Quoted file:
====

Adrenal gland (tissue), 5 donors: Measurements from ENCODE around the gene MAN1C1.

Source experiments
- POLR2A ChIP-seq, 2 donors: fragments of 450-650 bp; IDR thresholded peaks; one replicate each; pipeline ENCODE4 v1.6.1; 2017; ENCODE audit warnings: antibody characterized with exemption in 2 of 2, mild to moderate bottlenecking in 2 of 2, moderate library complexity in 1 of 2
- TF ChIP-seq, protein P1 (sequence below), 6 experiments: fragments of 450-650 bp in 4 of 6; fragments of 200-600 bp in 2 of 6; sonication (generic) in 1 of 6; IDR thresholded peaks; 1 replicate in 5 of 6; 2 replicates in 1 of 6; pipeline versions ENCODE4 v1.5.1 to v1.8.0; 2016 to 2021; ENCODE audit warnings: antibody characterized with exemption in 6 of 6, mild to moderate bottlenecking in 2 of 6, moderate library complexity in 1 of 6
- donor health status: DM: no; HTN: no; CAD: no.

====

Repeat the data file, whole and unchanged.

Adrenal gland (tissue), 5 donors: Measurements from ENCODE around the gene MAN1C1.

Source experiments
- POLR2A ChIP-seq, 2 donors: fragments of 450-650 bp; IDR thresholded peaks; one replicate each; pipeline ENCODE4 v1.6.1; 2017; ENCODE audit warnings: antibody characterized with exemption in 2 of 2, mild to moderate bottlenecking in 2 of 2, moderate library complexity in 1 of 2
- TF ChIP-seq, protein P1 (sequence below), 6 experiments: fragments of 450-650 bp in 4 of 6; fragments of 200-600 bp in 2 of 6; sonication (generic) in 1 of 6; IDR thresholded peaks; 1 replicate in 5 of 6; 2 replicates in 1 of 6; pipeline versions ENCODE4 v1.5.1 to v1.8.0; 2016 to 2021; ENCODE audit warnings: antibody characterized with exemption in 6 of 6, mild to moderate bottlenecking in 2 of 6, moderate library complexity in 1 of 6
- donor health status: DM: no; HTN: no; CAD: no.